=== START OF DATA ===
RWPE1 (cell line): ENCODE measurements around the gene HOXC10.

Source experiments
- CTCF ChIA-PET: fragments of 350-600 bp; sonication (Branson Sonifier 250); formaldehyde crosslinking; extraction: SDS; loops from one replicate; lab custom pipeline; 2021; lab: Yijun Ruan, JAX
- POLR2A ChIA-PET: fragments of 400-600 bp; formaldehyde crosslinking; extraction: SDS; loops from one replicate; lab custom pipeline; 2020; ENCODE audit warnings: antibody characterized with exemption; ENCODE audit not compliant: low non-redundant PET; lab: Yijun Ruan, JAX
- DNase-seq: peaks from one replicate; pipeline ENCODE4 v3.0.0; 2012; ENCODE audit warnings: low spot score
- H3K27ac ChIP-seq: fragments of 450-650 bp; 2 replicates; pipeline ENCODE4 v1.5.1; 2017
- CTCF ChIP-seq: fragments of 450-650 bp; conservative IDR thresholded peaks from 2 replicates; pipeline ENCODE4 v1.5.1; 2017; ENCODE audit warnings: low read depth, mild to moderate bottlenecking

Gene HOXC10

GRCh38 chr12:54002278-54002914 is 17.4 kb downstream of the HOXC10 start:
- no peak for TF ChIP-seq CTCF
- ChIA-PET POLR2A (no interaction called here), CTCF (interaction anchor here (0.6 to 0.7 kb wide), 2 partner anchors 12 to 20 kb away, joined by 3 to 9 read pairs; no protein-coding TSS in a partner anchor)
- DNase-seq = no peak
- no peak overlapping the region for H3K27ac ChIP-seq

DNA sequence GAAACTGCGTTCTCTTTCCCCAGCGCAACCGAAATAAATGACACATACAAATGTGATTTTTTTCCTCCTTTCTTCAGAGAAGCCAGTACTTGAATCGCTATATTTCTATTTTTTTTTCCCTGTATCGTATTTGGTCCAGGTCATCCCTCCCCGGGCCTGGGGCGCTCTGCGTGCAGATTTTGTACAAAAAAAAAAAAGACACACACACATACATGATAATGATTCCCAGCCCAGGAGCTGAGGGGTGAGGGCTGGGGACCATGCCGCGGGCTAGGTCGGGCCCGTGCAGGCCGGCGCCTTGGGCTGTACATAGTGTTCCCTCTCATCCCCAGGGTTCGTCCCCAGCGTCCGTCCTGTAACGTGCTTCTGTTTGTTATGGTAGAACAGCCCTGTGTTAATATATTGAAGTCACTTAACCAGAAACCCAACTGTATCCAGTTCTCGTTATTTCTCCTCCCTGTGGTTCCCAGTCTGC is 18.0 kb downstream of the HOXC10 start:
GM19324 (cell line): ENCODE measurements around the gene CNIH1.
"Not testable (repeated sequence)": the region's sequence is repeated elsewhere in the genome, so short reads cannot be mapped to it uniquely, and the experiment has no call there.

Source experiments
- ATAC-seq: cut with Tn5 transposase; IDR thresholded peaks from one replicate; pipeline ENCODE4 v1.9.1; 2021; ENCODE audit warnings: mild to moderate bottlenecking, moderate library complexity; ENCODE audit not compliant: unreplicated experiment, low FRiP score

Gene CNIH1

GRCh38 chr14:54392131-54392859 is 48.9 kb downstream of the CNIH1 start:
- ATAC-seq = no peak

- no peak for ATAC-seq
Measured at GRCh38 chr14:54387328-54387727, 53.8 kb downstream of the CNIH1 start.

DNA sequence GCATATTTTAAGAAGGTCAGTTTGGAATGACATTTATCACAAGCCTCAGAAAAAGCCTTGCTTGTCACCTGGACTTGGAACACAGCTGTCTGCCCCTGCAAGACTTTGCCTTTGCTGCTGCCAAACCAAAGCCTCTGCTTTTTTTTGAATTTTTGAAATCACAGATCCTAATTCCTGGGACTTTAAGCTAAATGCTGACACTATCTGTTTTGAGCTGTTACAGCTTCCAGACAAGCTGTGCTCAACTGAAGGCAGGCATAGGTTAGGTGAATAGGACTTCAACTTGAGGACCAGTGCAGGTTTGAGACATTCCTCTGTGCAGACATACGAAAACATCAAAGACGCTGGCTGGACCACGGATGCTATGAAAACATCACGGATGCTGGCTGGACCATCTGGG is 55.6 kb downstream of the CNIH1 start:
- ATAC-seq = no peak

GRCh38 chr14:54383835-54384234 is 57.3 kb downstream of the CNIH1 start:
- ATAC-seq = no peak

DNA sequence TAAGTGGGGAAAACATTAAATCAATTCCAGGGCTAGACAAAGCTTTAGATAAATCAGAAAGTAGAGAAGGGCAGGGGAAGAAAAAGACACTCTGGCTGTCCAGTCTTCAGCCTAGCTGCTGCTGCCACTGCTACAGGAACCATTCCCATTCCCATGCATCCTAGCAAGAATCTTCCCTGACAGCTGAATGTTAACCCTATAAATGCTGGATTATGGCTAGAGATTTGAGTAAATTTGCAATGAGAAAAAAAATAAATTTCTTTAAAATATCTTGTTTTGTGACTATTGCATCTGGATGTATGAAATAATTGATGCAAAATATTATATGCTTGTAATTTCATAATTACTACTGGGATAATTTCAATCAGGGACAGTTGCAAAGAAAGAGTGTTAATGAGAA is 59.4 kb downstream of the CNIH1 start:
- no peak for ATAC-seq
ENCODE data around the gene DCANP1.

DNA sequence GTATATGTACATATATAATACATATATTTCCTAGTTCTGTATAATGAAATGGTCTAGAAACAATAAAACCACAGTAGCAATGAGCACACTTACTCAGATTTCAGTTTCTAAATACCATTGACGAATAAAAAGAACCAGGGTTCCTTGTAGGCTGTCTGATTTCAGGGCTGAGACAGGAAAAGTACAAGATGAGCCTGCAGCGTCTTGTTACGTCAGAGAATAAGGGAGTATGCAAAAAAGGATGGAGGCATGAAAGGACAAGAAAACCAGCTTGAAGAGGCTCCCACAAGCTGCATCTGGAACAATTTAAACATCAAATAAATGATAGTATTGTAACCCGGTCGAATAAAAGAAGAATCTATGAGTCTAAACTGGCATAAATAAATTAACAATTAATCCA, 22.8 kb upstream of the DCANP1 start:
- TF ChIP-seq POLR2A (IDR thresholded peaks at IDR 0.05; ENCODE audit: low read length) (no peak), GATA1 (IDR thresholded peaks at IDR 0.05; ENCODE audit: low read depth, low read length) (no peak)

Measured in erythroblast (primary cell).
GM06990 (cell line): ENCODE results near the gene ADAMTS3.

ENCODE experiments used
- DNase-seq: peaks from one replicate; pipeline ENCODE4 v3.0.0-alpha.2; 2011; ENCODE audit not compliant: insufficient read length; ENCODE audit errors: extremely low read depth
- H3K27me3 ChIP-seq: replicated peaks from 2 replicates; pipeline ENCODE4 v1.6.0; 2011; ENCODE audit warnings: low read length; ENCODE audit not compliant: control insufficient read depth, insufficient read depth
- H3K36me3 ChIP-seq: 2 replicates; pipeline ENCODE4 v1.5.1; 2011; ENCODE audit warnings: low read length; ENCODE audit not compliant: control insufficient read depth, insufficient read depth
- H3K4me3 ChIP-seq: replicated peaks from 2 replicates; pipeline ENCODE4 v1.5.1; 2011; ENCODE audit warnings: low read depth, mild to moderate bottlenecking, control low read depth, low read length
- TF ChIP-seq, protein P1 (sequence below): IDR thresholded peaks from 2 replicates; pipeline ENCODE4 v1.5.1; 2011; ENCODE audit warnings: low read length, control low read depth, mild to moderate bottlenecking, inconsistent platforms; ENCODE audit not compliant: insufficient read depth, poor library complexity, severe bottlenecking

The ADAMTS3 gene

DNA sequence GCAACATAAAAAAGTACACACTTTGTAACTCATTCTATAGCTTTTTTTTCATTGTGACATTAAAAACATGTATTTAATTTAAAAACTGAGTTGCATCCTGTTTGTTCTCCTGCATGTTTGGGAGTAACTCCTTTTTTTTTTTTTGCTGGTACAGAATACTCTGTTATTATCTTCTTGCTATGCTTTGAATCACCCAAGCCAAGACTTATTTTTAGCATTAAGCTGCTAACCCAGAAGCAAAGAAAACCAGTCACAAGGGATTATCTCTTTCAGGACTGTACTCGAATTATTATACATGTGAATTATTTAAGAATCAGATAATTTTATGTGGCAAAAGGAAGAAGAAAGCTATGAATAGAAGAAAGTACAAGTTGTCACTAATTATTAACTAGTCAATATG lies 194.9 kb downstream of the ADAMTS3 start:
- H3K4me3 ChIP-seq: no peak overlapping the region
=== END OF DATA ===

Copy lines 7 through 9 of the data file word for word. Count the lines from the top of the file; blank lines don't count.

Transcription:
- CTCF ChIP-seq: fragments of 450-650 bp; conservative IDR thresholded peaks from 2 replicates; pipeline ENCODE4 v1.5.1; 2017; ENCODE audit warnings: low read depth, mild to moderate bottlenecking

Gene HOXC10

GRCh38 chr12:54002278-54002914 is 17.4 kb downstream of the HOXC10 start: